Meet Noelene Smith, the founder and visionary behind the Baby Institute.


Ms. Smith’s humble background growing up as a child of poverty in Jamaica, greatly influenced her and made her appreciate the importance of education. As youngster, she would spend summers with her "Aunt Evelyn," one of the island country’s highly influential educators. As an impressionable adolescent, she was fascinated that her aunt would also teach the elderly, who would walk great distances to learn from the woman. From those summers with her aunt, Ms. Smith realized the valuable life lesson that you're never too old learn.

At age 13, she emigrated to the United States with her mother and four siblings. In White Plains, Ms. Smith was able to receive the formal education not accessible to her in Jamaica. She ultimately came to Albany in 1979 to attend Albany and has lived were ever since.

Ms. Smith has an impressive 30-year background in social work with the Mobile Community Response Team of Albany County and in case management for New York State. She traces her connection to the underserved communities of Albany to a college internship with the Salvation Army, an experience that exposed her to a different type of struggle-that of those who live in the inner city.

When her oldest daughter entered second grade, the literacy gap and inequity in education became apparent. The startling statistics influenced her to step up to better prepare the next generation for success. In the 1990s, she created a parent advocacy program at Harriet Gibbons High School, an alternative school within the Albany city school district, which no longer operates. In 2010, she founded the Baby institute. 

A number of years ago, as Noelene Smith was working on a new model for early childhood literacy and parenting skills for low-income parents and children in Albany, she observed a mother pulling her 2-year-old son across Livingston Avenue in Arbor Hill. The child, with much smaller legs, couldn't possibly match his mother's longer stride. Ms. Smith had an epiphany that would come to define her innovative program from that point forward.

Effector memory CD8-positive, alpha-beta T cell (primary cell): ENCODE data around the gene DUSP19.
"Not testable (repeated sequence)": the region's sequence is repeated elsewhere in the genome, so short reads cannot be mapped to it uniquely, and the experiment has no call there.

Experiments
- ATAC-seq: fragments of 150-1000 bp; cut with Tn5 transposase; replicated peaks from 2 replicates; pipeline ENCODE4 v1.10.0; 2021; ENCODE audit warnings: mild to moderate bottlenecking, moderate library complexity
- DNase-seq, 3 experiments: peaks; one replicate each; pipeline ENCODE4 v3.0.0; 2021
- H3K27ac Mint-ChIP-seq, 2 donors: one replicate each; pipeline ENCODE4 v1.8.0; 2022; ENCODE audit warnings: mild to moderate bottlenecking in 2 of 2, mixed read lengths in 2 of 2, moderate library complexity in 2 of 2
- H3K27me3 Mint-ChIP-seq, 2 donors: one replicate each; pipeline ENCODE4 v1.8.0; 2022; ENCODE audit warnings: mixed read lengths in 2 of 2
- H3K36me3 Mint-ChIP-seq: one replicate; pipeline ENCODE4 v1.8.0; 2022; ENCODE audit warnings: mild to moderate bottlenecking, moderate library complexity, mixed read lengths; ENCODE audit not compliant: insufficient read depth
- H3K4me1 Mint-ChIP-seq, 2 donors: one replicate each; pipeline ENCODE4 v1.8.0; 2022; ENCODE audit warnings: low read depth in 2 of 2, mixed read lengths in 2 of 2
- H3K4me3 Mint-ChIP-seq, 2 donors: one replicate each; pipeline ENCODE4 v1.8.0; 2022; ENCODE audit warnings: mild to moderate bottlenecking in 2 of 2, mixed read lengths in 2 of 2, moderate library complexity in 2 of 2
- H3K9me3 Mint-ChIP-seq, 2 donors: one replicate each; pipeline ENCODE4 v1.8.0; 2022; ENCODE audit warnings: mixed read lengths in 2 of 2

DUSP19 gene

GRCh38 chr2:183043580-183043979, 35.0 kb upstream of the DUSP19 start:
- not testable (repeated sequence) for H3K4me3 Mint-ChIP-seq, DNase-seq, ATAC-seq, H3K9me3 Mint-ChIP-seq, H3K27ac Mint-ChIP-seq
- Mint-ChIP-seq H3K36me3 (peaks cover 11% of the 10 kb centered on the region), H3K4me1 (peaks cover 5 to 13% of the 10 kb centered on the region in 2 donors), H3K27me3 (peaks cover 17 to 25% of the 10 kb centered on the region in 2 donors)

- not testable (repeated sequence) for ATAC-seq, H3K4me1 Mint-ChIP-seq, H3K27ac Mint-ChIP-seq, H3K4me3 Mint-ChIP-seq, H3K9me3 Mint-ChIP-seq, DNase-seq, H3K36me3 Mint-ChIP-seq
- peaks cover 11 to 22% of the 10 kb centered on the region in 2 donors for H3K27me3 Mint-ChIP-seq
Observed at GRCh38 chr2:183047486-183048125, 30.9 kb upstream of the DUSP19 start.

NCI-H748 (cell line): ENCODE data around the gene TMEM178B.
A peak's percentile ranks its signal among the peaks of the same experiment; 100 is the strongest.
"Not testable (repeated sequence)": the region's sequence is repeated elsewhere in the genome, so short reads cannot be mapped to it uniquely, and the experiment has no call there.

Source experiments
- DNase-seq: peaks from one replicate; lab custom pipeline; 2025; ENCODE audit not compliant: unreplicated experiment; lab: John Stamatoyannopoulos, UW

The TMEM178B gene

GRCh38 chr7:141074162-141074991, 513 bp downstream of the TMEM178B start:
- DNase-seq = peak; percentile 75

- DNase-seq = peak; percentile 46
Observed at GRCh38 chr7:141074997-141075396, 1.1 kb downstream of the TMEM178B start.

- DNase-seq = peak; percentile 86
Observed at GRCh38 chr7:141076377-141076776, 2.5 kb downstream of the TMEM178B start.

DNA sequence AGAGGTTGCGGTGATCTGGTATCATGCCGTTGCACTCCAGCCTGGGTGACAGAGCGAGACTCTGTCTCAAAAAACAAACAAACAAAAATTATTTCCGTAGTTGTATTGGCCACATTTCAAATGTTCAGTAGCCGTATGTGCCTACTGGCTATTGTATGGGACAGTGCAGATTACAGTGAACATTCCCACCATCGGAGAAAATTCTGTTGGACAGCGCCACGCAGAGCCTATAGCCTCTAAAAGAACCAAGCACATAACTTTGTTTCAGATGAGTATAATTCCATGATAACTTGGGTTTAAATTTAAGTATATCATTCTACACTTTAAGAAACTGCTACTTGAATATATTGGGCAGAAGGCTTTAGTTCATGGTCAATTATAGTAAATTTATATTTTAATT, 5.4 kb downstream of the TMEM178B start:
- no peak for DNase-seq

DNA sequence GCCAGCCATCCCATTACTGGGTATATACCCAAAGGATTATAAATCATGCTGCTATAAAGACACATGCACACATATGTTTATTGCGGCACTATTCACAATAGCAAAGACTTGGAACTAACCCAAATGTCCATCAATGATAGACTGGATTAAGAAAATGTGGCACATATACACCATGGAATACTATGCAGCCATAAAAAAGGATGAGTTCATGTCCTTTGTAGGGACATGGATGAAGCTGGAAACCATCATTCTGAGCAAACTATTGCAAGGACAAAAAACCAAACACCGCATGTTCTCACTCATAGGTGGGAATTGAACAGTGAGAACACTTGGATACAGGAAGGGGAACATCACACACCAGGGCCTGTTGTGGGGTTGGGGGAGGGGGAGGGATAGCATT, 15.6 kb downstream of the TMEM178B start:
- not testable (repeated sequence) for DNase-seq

"Parents don't understand that their children are not little adults; they have expectations of children that are un realistic." she points out. Today, when she encounters parents exhibiting similar behavior, she'll frequently approach them and say, "If you want them to cross the street as fast as you, you're going to have to pick them up." And then she will encourage them to attend the Baby Institute, her grassroots non-profit organization. Ms. Smith, who holds a master's in social work (MSW) from the University at Albany, spends day and night working in with parents and their preschool children Albany's Arbor Hill, West Hill and the South End. The goal is to give them a much brighter future by teaching them literacy and language skills and empowering parents to become their child's first teacher and advocate. 

And her help doesn't stop there; frequently she accompanies her parents, current or past, to unscramble a rent problem or to enroll their children in pre-k. She rarely misses an Albany School Board meeting, where she advocates strenuously for the best for Albany's children. And there's not a community festival or street fair in the city that she doesn't attend to spread the word about the BabyInstitute-a free program that comes with transportation, if needed, and always a solid healthy meal or two.